Instead of focusing on the series of well established international norms and conventions—primarily those enshrined in UN resolutions–the Kushner-Greenblatt plan is focused on establishing “economic peace” as a means to ending the conflict. Speaking to the media, Kushner also explained how the plan he is now quietly promoting across the Middle East will focus on providing large-scale investments and delivering modern infrastructure, training and other economic incentive tools not only to the Palestinians but also in Egypt and Jordan. Going on these details, it is difficult to see how Kushner’s “new” plan differs significantly from proposals made in years past by Shimon Peres (onetime Israeli prime minister and later president) and other Israeli politicians beginning in the 1990s.
Since that time, however, these ideas have been abandoned by all except by the Israeli right: everyone else has been able to see that merely normalizing Arab-Israeli diplomatic relations and creating economic prosperity will lead the Palestinian people to abandon their long cherished national rights and to focus instead on managing the demands of their day-to-day lives. In place of an existential national struggle they had been engaged in for 70 years, the Palestinians would instead be persuaded, the thinking goes, to struggle for better infrastructure and economic opportunities. Instead of withdrawing from occupied Jerusalem, the Israelis would hand the Palestinians the town of Abu Dis and a small constellation of Arab neighborhoods to the north and east of the Old City. Meanwhile, the Israelis would continue to hold on to racially exclusive settlements across the territory of the occupied West Bank. Specifically, the Israelis would hold on to the mega settlements which take up a large proportion of Palestinian territory: Ariel near Nablus, Gush Etzion near Bethlehem and Maale Adumim, built on land taken from the people of Abu Dis. In addition, the Israelis would only entrench their occupation of the Jordan Valley as well as throughout those areas of the West Bank classified by the existing Oslo Agreement as “Area C”—being under outright Israeli military control—which itself is most of the West Bank’s territory. The Palestinians would be expected to accept some funding from the Gulf states targeted at improving the livelihoods of the people of the Gaza Strip while custodianship of sacred Christian and Muslim places of worship in Jerusalem would be given to the Gulf states—undermining the traditional custodian of these sites, Jordan. This signals a great moment for Israeli political leaders: the White House today is returning to its involvement in the region by adopting Israeli proposals long since shown to be failures, and perhaps after deciding to add further Israeli conditions this time around.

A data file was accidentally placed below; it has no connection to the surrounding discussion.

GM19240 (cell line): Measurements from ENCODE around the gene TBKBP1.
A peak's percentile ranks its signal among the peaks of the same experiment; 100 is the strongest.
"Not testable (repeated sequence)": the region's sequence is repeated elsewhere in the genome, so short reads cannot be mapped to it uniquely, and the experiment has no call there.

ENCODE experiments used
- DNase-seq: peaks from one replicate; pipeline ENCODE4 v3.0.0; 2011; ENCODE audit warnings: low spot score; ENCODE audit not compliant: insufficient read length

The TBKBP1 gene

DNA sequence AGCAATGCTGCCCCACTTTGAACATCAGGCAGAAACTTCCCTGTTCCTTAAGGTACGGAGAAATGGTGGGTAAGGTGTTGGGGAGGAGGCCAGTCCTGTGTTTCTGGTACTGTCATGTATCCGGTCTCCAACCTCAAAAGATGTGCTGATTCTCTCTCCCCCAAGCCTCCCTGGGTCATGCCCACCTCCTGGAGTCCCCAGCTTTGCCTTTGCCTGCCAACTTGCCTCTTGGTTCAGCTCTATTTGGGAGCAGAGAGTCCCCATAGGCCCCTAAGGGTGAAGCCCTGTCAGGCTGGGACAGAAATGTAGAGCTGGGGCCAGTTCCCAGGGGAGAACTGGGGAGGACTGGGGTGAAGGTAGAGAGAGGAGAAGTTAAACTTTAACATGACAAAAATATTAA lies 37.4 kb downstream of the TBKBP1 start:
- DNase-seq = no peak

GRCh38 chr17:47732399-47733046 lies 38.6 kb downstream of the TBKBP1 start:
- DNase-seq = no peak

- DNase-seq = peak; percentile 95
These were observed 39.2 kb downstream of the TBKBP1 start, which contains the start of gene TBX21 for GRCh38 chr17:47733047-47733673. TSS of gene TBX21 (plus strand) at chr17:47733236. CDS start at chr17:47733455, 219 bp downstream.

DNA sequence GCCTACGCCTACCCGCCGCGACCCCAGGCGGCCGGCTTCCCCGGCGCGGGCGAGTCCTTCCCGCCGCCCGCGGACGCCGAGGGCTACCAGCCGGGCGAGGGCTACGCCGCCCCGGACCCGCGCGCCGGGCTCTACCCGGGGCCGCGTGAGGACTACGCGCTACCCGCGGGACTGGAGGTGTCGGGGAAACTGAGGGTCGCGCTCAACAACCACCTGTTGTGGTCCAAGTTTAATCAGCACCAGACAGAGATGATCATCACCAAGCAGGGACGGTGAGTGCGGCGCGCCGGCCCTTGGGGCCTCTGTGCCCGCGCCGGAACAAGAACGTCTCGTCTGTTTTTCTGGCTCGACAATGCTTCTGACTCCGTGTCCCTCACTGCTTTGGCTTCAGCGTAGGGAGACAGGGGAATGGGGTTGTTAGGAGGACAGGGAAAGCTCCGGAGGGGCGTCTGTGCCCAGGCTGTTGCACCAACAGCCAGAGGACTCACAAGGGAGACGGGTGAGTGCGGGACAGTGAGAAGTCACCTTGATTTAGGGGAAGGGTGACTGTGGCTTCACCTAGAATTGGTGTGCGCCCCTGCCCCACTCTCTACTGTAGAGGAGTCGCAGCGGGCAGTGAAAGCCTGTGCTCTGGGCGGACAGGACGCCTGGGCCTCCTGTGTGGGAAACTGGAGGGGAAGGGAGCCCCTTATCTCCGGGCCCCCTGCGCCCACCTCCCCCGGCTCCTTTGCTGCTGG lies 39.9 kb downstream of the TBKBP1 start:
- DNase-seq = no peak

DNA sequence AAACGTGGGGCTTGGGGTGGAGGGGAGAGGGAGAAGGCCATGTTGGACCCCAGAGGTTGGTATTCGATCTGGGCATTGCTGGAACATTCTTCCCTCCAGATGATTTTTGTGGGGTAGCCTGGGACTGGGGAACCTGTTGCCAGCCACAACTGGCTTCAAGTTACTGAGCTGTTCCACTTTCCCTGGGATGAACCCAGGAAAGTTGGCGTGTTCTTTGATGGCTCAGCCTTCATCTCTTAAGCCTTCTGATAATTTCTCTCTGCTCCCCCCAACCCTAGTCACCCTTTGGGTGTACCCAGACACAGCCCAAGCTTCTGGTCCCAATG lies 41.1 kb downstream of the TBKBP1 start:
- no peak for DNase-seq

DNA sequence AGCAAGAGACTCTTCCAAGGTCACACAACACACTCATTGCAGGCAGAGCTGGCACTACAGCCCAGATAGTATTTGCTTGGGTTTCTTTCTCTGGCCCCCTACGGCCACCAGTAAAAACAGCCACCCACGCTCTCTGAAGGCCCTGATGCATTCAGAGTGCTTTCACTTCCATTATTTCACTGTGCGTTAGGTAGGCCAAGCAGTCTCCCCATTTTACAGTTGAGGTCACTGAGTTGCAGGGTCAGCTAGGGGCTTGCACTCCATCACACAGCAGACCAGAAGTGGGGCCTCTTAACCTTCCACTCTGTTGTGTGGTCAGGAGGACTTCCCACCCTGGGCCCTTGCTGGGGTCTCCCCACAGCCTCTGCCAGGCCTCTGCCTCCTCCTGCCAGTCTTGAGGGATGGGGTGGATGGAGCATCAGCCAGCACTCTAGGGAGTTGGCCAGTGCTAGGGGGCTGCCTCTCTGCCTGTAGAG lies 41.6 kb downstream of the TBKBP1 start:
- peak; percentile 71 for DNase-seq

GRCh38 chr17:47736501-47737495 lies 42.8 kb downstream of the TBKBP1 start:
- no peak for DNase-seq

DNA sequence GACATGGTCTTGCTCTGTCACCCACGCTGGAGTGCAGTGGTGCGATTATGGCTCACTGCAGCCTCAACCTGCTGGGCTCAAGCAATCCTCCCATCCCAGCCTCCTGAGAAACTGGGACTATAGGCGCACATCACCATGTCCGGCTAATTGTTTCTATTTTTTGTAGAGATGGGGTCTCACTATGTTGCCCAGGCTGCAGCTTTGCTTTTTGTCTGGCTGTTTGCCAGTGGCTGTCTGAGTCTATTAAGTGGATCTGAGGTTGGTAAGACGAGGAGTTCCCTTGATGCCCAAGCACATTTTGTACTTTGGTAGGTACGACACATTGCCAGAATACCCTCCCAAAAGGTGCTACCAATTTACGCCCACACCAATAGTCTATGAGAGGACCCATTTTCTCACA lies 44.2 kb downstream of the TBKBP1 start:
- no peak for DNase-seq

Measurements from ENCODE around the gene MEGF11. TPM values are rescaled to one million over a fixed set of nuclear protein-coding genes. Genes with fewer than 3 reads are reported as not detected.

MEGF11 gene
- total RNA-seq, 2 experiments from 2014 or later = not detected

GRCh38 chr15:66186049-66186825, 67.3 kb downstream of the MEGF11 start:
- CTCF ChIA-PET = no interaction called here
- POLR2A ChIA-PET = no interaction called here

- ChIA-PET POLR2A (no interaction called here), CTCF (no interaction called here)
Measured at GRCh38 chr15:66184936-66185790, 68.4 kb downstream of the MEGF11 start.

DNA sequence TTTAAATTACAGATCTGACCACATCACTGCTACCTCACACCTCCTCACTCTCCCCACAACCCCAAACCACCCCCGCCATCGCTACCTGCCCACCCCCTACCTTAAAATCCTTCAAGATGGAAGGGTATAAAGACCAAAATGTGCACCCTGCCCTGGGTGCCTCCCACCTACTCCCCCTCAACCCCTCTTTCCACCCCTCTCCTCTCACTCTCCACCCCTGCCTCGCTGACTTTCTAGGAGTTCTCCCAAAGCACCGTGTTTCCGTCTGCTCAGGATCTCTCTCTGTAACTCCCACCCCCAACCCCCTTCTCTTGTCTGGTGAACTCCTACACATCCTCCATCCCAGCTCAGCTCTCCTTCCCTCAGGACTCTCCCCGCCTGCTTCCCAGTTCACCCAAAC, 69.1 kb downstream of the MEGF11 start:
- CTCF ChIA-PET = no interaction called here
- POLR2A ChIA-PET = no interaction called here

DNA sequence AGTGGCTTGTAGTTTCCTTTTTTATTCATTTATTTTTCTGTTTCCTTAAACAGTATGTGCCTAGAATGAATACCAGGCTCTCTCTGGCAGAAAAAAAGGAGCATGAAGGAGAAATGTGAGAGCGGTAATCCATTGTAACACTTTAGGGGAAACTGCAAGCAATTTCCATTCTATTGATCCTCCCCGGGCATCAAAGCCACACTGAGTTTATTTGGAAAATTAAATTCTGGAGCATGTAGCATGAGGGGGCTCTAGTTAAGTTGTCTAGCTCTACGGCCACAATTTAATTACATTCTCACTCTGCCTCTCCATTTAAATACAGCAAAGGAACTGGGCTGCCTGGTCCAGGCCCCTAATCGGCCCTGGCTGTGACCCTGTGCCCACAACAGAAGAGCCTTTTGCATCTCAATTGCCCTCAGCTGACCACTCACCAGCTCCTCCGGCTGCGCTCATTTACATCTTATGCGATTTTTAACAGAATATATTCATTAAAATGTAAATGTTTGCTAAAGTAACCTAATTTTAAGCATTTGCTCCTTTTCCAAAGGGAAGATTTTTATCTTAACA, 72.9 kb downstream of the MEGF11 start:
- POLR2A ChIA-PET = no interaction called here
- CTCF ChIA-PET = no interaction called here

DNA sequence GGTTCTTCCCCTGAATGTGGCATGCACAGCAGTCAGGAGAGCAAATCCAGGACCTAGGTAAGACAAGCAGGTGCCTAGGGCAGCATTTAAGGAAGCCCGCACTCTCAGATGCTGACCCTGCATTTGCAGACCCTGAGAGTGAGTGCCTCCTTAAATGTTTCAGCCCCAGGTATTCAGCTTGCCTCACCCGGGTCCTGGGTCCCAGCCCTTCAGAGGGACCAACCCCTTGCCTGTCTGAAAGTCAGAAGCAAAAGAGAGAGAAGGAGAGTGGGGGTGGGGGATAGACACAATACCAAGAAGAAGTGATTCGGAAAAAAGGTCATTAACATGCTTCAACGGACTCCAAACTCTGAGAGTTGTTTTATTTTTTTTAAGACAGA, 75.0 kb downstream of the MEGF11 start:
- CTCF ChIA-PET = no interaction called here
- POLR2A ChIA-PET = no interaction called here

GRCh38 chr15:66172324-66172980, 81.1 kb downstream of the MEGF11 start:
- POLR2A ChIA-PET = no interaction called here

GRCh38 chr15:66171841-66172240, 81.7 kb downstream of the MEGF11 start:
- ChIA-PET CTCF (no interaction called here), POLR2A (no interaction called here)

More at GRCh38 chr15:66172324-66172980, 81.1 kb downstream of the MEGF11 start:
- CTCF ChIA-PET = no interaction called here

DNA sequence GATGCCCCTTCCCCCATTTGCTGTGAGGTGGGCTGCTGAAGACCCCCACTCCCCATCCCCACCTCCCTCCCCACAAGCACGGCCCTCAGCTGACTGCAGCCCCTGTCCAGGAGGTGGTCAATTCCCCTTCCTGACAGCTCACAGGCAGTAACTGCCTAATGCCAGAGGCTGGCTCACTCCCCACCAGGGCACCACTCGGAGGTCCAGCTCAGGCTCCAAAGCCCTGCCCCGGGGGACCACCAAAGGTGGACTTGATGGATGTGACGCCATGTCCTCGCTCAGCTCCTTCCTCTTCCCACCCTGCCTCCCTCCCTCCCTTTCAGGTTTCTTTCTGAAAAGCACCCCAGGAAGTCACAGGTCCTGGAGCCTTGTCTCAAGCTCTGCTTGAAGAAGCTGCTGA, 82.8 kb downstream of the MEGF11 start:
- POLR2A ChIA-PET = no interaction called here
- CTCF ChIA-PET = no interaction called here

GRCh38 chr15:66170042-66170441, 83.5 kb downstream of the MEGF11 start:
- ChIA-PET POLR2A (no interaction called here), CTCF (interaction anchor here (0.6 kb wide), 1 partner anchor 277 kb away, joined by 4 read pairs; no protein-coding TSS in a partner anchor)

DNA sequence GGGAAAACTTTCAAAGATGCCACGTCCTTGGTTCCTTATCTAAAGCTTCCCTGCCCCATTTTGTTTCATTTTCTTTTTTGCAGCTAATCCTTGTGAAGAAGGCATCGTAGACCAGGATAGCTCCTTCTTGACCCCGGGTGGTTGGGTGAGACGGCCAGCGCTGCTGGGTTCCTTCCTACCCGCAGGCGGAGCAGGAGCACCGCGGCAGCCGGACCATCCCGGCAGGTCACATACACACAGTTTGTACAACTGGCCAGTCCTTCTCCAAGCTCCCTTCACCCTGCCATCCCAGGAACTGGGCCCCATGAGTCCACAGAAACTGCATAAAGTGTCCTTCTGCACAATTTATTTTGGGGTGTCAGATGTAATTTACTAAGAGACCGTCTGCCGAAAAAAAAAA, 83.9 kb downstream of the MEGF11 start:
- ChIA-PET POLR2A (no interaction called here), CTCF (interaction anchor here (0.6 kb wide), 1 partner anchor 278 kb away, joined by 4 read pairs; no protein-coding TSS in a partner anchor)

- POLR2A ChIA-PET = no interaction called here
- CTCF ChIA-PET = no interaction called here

Setting the Regional Stage